Figure 1e presents the EQE spectrum of the fabricated photodetector under −0.1 V bias, which exhibits a dominant narrow peak at 860 nm accompanied by a weak response at 520 nm. Figure 1e also gives the EQE spectrum of the reference device with a conventional structure (ITO/PEDOT:PSS/NT812:Y6 (150 nm)/PFN-Br/Ag). EQE curves of the SF-narrowband OPD and the reference device show that, as the corresponding EQE response in visible spectrum is effectively suppressed in SF-narrowband OPD, the peak EQE at 860 nm is not significantly reduced, maintaining more than 89% of the corresponding value of reference device. By comparison, the BHJ device11 with device struture of ITO/PEDOT:PSS/NT812:Y6 (800 nm, 1:4)/PFN-Br/Ag suffers tremendous EQE loss, only obtains a peak EQE around 10% (as demonstrated in Supplementary Fig. 3).

### Working mechanism of self-filtering narrowband OPDs

To understand the mechanism of EDN, the distribution of photogenerated excitons in the bulk of the front-layer material NT812 was analyzed. The continuity equation for neutral excitons can be described by Eq. (1):

$$\frac{{\partial n(x,t)}}{{\partial t}} = g\alpha N_0\left( t \right)e^{ - \alpha x} - \frac{{n\left( {x,t} \right)}}{\tau } + D\frac{{\partial ^2n\left( {x,t} \right)}}{{\partial x^2}} - F\left( {x - x_{{\mathrm{int}}}} \right)n\left( {x,t} \right),$$
(1)

where n(x,t) is the time-dependent exciton density, x is the penetration depth of the incident light from the transparent electrode in the bulk of the front layer, g is the internal efficiency of photon-to-exciton, N0(t) is the number of incident photons, α is the absorption coefficient of the front layer material, τ is the exciton lifetime, D is the exciton diffusion coefficient, and F(x − xint) is the exciton dissociation rate at the D/A interface (xint). Equation (1) is solved with the stationary illumination ((∂n/∂t) = 0) and boundary conditions prosed by Stübinger et al.40:

$$n\left( x \right) = \frac{{gN_0}}{D} \, \, \frac{{\alpha L^2}}{{1 - \left( {\alpha L} \right)^2}}\left( {e^{ - \alpha x} - e^{ - \left( {x/L} \right)}} \right),$$
(2)

where L is the one-dimensional diffusion length, which is defined as $$L = \sqrt {D\tau }$$. Equation (2) offers the exciton density distribution in the bulk of the donor front layer. Furthermore, the exciton diffusion coefficient D of the front-layer material NT812 is calculated by using the Monte Carlo simulation method41. (The specific simulation details are recorded in Supplementary Note 1). Figure 2a shows the experimentally measured time-resolved photoluminescence of the pristine and blend film with a PC61BM volume fraction of 0.05% for NT812 (open circles), and the photoluminescence decay of blend film, which was modeled with the Monte Carlo simulation, is also depicted as solid lines. The model fits the experimental data very well and yields the initial diffusion coefficient D of 19.5 × 104 cm2 s−1; the diffusion length L was then calculated as 13.3 nm. Combined with the value of α measured from the ultraviolet–visible (UV–vis) light absorption spectrum (Supplementary Fig. 4), the exciton density distribution curves of incident light of various wavelengths can be eventually obtained (Fig. 2b). From the distribution of excitons in the donor front layer, the working mechanism of the SF-narrowband OPD can be summarized as follows (as illustrated in Fig. 2c).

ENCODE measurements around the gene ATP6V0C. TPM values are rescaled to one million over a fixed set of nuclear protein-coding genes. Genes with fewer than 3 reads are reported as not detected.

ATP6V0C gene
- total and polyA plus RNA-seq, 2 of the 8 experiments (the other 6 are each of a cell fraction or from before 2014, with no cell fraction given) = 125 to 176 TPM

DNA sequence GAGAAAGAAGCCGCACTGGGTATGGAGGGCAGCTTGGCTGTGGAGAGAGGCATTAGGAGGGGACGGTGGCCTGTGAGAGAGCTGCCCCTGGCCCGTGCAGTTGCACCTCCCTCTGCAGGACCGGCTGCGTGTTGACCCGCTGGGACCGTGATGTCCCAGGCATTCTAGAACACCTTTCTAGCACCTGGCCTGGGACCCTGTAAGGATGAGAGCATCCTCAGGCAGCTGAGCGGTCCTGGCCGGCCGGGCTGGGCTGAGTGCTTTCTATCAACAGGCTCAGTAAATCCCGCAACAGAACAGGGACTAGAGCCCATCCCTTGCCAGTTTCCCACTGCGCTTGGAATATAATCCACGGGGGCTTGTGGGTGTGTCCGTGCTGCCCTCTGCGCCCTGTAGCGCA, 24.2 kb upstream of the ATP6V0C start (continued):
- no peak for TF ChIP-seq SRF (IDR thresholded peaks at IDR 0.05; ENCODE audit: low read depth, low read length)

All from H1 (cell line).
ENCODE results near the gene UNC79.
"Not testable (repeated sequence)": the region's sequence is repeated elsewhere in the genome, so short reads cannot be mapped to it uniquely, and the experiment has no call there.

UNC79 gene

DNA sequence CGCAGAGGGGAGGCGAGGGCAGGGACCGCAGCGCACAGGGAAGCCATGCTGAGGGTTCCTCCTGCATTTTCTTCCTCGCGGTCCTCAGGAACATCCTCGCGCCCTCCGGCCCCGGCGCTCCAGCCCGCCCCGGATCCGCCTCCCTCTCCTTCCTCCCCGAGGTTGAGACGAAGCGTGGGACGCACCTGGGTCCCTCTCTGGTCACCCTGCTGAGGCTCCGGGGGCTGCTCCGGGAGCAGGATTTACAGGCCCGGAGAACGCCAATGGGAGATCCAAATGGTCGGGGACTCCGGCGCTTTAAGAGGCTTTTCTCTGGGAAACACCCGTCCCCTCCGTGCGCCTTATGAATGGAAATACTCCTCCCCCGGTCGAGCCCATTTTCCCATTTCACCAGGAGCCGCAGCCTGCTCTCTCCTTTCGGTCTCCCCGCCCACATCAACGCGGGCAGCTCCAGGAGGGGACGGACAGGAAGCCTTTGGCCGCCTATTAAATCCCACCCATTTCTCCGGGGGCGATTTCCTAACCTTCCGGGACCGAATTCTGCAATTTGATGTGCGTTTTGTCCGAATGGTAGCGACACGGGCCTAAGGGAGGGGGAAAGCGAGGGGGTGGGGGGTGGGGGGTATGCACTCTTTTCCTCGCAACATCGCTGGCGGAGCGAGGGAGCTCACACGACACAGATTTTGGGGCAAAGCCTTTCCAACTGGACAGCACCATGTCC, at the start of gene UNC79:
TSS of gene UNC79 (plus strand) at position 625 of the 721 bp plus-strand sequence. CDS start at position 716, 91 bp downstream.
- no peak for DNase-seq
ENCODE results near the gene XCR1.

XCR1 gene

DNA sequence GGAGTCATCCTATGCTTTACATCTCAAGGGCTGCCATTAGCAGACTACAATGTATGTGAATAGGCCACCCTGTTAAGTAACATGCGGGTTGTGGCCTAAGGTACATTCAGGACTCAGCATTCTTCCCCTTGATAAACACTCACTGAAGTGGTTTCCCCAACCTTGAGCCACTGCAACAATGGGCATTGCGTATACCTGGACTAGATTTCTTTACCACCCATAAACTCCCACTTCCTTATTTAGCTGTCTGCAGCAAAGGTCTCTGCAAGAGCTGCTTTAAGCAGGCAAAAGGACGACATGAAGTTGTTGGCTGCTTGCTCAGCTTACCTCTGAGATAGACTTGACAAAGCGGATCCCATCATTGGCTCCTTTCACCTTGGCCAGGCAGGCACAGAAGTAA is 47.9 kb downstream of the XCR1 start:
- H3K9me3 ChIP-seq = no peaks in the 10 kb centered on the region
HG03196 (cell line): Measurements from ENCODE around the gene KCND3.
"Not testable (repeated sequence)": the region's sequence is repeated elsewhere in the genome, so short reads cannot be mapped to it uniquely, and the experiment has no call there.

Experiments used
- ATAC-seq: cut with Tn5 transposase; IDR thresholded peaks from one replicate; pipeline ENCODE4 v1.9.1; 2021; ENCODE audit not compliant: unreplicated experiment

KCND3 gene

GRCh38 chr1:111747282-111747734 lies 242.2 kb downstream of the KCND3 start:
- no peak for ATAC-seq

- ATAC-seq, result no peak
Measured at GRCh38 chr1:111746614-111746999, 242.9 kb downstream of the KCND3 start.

For incident light within the absorption range of the front donor material (i.e., high-energy photons in the spectral range of 380–850 nm for NT812), the corresponding photogenerated excitons are concentrated mainly on the front side of the film (e.g., within the first 200 nm layer, as shown in Fig. 2b), where the distance between these excitons and the D/A interfaces is far beyond the exciton diffusion length. During their limited lifetime, most excitons outside the depletion region cannot diffuse to the D/A interface to dissociate into free charges; therefore, the excitons generated by this spectral range of incident photons are bound in the bulk of the front donor material and eventually relax back to the ground state42,43. Moreover, according to the Beer–Lambert law44, the intensity of incident light decreases exponentially with the penetration depth in the front layer. Thus, most of the high-energy incident photons were absorbed by the thick front layer and cannot reach the acceptor rear layer (as shown by transmittance spectrum in Supplementary Fig. 5). As a result, neither the donor nor the acceptor material can contribute to the EQE in this spectral range of incident light. (as is typically represented by 720 nm incident light in Fig. 2b, c).